• Cross in a place where you can see clearly in all directions. Avoid parked cars or bends in the road.
  • Look both ways before crossing; listen for traffic coming; cross while keeping an eye on traffic.
  • Look out for cyclists.
  • Remember that drivers may not see them, even if they can see the driver.
  • Remember that it is hard to judge the speed of a car so be cautious.

When deciding whether your child is ready for this responsibility you might want to consider the following:
1. Do you trust them to walk straight home?
2. Do you trust them to behave sensibly when with a friend?
3. Are they road safety aware?
4. Would they know what to do if a stranger approaches them?
5. Would they have the confidence to refuse to do what a stranger asked?
6. Would they know the best action to take if a stranger tried to make them do something they didn’t want to do (scream, shout, kick, fight)?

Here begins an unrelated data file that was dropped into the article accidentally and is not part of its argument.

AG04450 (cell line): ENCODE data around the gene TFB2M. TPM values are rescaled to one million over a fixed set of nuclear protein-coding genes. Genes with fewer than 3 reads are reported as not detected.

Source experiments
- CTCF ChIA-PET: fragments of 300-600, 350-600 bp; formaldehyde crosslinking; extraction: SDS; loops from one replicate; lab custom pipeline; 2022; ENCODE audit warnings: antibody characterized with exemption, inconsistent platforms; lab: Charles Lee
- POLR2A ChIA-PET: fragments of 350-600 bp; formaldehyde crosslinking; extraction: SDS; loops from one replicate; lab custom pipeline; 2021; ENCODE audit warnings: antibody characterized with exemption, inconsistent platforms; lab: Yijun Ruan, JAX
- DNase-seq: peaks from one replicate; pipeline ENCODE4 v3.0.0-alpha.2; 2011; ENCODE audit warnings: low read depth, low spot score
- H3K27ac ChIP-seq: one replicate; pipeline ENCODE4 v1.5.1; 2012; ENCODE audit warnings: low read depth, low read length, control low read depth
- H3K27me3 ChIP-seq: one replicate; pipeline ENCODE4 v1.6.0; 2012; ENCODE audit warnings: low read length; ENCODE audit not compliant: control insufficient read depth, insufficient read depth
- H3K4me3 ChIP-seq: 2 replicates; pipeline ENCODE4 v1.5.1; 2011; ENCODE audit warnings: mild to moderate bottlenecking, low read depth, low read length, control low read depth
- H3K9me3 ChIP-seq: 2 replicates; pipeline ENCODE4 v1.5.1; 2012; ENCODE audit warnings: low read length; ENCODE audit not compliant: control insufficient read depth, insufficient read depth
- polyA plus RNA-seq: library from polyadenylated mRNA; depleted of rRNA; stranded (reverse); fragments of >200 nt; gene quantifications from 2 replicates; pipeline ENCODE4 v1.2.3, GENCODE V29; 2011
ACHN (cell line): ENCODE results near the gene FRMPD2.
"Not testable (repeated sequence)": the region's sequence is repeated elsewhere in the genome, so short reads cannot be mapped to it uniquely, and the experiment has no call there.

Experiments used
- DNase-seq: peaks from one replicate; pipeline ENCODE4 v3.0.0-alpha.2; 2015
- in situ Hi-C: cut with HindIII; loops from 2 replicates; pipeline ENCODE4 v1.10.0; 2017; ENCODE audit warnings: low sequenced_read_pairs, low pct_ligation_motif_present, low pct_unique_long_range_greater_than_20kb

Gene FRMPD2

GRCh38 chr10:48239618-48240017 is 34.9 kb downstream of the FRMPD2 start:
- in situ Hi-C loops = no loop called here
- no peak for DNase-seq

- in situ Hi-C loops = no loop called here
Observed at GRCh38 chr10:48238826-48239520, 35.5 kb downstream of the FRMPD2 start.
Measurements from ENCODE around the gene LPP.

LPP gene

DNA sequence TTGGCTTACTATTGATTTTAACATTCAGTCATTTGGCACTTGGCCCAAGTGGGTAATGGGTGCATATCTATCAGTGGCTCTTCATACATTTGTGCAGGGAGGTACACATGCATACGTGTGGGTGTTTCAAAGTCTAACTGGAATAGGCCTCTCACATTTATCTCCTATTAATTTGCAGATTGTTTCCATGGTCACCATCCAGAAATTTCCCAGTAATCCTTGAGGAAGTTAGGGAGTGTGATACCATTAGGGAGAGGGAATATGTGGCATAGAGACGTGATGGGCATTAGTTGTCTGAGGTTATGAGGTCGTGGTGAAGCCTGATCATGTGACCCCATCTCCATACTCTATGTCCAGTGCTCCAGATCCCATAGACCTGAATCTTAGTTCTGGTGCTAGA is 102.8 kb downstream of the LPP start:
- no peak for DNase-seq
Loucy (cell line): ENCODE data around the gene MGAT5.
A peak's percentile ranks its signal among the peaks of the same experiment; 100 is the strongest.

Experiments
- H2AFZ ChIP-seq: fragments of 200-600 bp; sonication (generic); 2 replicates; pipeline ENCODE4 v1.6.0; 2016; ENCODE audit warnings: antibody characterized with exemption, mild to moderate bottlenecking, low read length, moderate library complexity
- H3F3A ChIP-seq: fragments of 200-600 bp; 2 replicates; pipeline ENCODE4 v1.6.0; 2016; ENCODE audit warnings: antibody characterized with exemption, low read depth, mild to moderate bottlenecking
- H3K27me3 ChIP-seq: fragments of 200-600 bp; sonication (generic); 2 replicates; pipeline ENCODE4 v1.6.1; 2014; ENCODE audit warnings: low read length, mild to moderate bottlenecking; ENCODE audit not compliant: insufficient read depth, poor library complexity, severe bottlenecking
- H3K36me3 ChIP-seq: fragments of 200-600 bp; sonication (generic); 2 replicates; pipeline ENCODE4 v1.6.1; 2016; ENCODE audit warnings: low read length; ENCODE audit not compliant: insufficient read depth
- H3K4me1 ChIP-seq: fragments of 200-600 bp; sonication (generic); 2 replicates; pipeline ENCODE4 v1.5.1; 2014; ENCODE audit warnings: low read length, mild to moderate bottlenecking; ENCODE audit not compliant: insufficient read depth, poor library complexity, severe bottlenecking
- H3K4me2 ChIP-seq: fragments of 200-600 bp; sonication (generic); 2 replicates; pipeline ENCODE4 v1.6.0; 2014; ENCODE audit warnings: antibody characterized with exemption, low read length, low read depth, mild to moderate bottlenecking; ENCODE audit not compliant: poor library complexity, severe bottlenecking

7. Would they know what to do if they needed help?
8. Would they know who best to approach to get help? If you are not confident about how your child would react then you should seriously consider whether you should allow them to walk on their own.

If you decide that your child is ready for this responsibility, then you must inform the school by letter or by completing the slip below. Your child will be prevented from walking home unless this permission has been given in writing.
Your child will also be responsible for their behaviour whilst on the school premises either before or after school. Should their behaviour not be acceptable you will be asked them to accompany or collect them until they have proved they can be trusted again. IF AT ANY TIME YOU NEED TO CHANGE ARRANGEMENTS YOU HAVE MADE PLEASE ENSURE YOU LET US KNOW IN WRITING IMMEDIATELY.